princess, zamindars and monopolists and to alert public attention to the urgent need for
radical agrarian reforms.
OBJECTIVES/ACTIONS
1. Occupy the government lands, forest lands, the land belonging to landlords, monopolist,
black marketeers.
2. Start cultivating on ^above land
3. Landless fight for full ownership of land
4. Tenants fight to reduce rent
5. Tribals fight for tribal land grabbed by forest contractors and moneylenders from the
plains.
6. Urban poors fight for vacant land for housing
7. Everyone fight to get radical amendments to the present ceiling laws and distribution of
surplus land.
TWO PHASES:
PHASE What Who?
JULY, 1970
Occupying government land and
forest land
all the states, except Andhra Pradesh, Tamil
Nadu, Manipur and J & K,
AUGUST,
1970
Occupying huge farms of landlords,
former princes, Monopolists like
Birlas etc.
all states, except Assam (due to heavy flood)
and Kerala (due to Mid-term election)
participated.
Overall, More than 2 lakh acres of land was occupied, more than lakhs of people arrested.
OUTCOMES
1. While Bhoodan movement silently faded away from public memory and political arena
silently, but the great land Satyagraha, created ripples in the public mind and ruling party.
2. Before the land struggle, the Union and the state governments never felt the urgency of
solving the land problem. But now, Every state government came out with figures &
plans to distribute wasteland among the poor.
3. For the first time, land distribution started in actual practice, and some landless people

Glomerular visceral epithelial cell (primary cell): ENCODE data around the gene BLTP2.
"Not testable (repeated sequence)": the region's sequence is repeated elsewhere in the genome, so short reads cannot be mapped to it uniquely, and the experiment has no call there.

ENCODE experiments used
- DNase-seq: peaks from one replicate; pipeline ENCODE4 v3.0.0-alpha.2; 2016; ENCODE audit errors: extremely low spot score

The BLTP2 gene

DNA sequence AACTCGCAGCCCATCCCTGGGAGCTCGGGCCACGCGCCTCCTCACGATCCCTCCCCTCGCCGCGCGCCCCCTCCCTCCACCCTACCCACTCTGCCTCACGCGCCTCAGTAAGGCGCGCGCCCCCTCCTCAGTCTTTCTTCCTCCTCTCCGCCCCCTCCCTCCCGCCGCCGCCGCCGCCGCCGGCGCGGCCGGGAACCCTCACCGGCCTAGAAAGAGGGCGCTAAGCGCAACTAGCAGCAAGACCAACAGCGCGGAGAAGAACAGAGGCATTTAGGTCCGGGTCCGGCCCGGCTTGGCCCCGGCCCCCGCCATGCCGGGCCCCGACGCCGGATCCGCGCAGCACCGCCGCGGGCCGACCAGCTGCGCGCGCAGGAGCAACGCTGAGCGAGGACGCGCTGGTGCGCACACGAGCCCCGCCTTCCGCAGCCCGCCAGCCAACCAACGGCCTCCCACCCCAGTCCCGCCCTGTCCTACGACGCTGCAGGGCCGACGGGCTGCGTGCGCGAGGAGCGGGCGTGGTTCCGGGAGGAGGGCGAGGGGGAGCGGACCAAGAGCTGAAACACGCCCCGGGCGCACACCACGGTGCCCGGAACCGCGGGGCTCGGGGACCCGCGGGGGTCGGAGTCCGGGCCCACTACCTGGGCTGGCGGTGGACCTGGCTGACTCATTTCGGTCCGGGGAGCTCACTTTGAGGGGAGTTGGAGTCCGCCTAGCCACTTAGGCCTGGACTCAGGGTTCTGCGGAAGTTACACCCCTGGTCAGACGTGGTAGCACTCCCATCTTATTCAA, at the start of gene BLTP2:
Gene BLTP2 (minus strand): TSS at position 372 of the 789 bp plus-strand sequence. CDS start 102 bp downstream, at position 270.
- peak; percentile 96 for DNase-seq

got Pattas of land.
4. Birlas were exposed as the biggest land grabber of India. Their farms in Uttaranchal and
Punjab were distributed to farm labourers.
5. Government appointed Central Land Reform Committee to address agrarian inequalities
in the country.
Land for Tillers Freedom (LAFTI), Tamil
Nadu, 80s
LAFTI was founded by Krishnammal and her husband Jagannathan in 1981.
Features/Actions by LAFTI
1. Earlier we saw how rich farmers in Tamilnadu transfereed their land to fake
trusts/charitable organizations/ schools, hospitals and dharrnashalas to avoid land ceiling.
2. LAFTI organized people against such illegal holdings and pleaded government to
takeover such land and redistribute it among the landless poor.
3. Highlighted the loopholes in the land related acts. LAFTI petitioned the President of
India about the weaknesses in the Benami transection ordinance and how landlords
evaded ceilings.
4. Negotiated with banks and landlords for a reasonable price for the purchase of land. And
then redistributed it among landless.
5. Generally, the nationalized bank charged a high rate of interest (14%) for offering loan
for the land transfer projects. LAFTI appealed to the government of India to reduce
interest rate to 4%.
6. Requested government to waive stamp-duty and registration fees for transferring land to
landless.
7. Started its own banking scheme, titled LAFTI Land Bank, by involving 10000 landless
families. These 10000 people deposited. Re. 1 per day or Rs. 10 per week or Rs. 500 per
year for five years.
8. With this money and help from the government in the form of exemption of stamp duties
and registration fees, LAFTI planned to transfer 500 acres of land per year to the landless
families.
Land Satyagraha, Chattisgarh, late 80s
CAUSES/REASONS:
1. Land ceiling act were not implemented because nexus between the land mafia, landlords,
bureaucrats, politicians.
2. Under governments land distribution schemes- the landless were provided with Pattas
(land ownership document) but landmafias / rich farmers / forest contractors did not
allow them to physically occupy the land.
3. State Government made it mandatory for all the landlords to give back tribal land to the
tribals. But these landlords would appeal in higher courts and matter kept pending for
years.
4. The tribals lacked the money and means to fight such legal battles. State government
didnt come to their help.
5. Most of the landless were SC/ST. They were forcibly pushed out of their ancestral land,
working as bonded labour because of indebtedness to the rich landlords or village traders.